"Yes, because everyone was waiting to see what Toyota Racing would do. Since the start of the season we were hearing a lot about this very important race for Toyota, where a lot of work was done. The future of the program was even in the balance depending on the result. There was the success on the track, but also the fan success, with many passionate people. Kaz (Nakajima) had a superb race and the battle against Audi was very tight. At Shanghai, everyone had a flawless race. The team showed an exemplary amount of maturity. In China, the gap to Audi was quite big considering they were giving it their all."
Are you surprised by the Toyota's potential starting in its first year?
"We knew right from the first tests at Paul Ricard that it would be competitive. We knew were we stood. To be good with our position is one thing, but to win three races is another, and it's something we couldn't have imagined - especially one car against two."
The combination of Japan-Germany-France worked well?
"It's true that we are a real melting pot. The French part of the operation is ORECA and their know-how. The Japanese element brings their experience of the hybrid system and TMG (Germany) bring their conception and design expertise. The three cultures are different and it took some time so that everyone was on the same page. ORECA brought its experience on the strategic and team management front while TMG perfectly masters the aero package and everything conceptual about the chassis. And the Japanese are unparalleled when it comes to the hybrid systems, so each party brought their own mix to the fold."
You also took part in the development of the car. A new learning experience?
"When I signed with Toyota, I wasn't quite sure what to expect since the program wasn't yet fully defined. I took part in the development with Alex (Wurz) and I'm very proud of that. On paper, I'm not the most experienced of drivers. Whereas for Kazuki, he was making his debut in the endurance world, and was under a lot of pressure. He committed a small error at Le Mans under extreme conditions. However, at Silverstone, he drove without mistake and at Fuji he practically drove half the race and took pole. I knew Alex a little from the Peugeot days and our relationship became closer during the season and we work well together. He's a very open person and the mix between the three of us is very good. It looks good for 2013."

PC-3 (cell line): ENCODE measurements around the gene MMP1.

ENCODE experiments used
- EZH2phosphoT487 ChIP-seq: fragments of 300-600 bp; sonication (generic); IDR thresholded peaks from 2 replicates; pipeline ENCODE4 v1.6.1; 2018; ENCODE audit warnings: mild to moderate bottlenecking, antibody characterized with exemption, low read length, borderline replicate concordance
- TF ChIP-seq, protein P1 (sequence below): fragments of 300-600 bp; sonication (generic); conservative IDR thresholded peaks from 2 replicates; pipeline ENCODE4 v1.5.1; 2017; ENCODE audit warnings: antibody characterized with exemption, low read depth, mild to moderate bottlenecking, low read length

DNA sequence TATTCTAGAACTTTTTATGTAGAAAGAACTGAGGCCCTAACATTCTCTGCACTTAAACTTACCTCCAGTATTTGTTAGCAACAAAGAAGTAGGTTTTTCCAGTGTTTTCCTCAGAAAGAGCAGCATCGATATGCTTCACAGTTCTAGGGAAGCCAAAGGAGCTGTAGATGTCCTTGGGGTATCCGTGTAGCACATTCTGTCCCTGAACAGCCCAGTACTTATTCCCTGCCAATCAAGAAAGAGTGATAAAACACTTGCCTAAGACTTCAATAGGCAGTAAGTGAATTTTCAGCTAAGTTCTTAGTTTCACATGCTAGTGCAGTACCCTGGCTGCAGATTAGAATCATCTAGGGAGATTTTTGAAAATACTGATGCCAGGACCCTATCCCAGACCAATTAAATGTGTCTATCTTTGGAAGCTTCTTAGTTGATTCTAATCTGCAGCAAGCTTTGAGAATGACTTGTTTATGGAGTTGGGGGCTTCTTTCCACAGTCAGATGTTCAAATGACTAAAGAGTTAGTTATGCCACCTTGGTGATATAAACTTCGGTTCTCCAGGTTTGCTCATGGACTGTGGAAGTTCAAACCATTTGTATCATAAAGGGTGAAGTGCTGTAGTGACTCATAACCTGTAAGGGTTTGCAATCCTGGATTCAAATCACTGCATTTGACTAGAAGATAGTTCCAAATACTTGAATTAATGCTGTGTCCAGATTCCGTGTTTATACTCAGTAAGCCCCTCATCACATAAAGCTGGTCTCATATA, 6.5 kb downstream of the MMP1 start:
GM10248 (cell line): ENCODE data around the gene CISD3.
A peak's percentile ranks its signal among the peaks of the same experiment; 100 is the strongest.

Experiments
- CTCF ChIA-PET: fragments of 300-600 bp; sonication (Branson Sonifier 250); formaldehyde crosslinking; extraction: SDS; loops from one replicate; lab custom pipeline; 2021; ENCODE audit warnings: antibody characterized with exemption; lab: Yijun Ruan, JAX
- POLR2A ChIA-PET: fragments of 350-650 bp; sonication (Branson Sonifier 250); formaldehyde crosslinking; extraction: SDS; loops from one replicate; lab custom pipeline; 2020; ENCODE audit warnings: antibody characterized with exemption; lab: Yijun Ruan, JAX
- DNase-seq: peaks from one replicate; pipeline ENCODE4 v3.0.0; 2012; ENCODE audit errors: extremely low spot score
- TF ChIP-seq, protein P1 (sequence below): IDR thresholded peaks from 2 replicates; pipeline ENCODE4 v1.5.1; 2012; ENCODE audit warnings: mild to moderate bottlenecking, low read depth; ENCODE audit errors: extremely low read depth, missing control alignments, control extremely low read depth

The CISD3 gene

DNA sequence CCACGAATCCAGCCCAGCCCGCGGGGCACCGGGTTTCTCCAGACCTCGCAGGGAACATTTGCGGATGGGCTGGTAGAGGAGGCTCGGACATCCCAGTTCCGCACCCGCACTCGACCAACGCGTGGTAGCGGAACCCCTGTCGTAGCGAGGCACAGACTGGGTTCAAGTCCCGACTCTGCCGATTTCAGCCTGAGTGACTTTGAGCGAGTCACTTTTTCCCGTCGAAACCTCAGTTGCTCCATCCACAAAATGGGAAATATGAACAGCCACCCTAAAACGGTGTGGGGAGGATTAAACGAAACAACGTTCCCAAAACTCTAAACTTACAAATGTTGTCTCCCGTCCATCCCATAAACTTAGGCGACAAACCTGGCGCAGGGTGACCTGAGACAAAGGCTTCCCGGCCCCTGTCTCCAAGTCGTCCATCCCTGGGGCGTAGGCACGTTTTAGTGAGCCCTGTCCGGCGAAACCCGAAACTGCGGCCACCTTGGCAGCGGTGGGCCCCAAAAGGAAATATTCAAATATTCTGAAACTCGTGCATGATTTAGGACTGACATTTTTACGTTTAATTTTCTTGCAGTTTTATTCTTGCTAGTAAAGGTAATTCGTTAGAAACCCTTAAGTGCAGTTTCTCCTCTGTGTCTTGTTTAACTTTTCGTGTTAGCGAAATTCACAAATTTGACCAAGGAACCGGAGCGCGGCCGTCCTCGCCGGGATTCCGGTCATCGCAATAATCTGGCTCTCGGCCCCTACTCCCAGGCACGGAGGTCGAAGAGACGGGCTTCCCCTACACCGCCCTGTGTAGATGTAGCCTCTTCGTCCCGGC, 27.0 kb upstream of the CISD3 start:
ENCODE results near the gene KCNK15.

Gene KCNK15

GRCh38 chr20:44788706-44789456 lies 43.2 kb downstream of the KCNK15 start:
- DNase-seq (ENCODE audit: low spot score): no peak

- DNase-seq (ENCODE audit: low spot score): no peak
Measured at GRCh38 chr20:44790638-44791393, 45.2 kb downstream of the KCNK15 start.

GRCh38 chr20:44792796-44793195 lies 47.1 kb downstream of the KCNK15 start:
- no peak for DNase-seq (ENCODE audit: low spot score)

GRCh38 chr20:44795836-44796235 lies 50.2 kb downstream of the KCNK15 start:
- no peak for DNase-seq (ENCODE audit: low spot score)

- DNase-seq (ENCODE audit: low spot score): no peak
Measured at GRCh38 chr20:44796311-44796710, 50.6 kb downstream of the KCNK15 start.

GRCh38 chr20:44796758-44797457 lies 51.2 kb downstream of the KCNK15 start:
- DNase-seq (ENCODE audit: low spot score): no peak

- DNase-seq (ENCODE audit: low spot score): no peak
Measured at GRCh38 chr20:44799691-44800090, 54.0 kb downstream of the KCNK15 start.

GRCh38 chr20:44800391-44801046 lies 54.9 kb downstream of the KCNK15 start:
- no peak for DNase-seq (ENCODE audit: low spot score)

Your on-track battle with Benoit Tréluyer at the 24 Hours of Le Mans will stay in the minds of many. A great memory?
"People still talk to me about that and I can tell that it really made an impression. It's one of the highlights of my season. I was in my fifth stint and the Toyota was getting better and better. I had to close a 40 second gap but I was able to catch Ben. We were only able to have such a great fight because it's him. I knew it would all go well and he's someone I have a tremendous amount of respect for and we're friends. It was important to take the lead of the 24 Hours of Le Mans and I knew he wouldn't try anything."
In your opinion, the braking zones established on certain points on the track to recuperate energy is a good idea?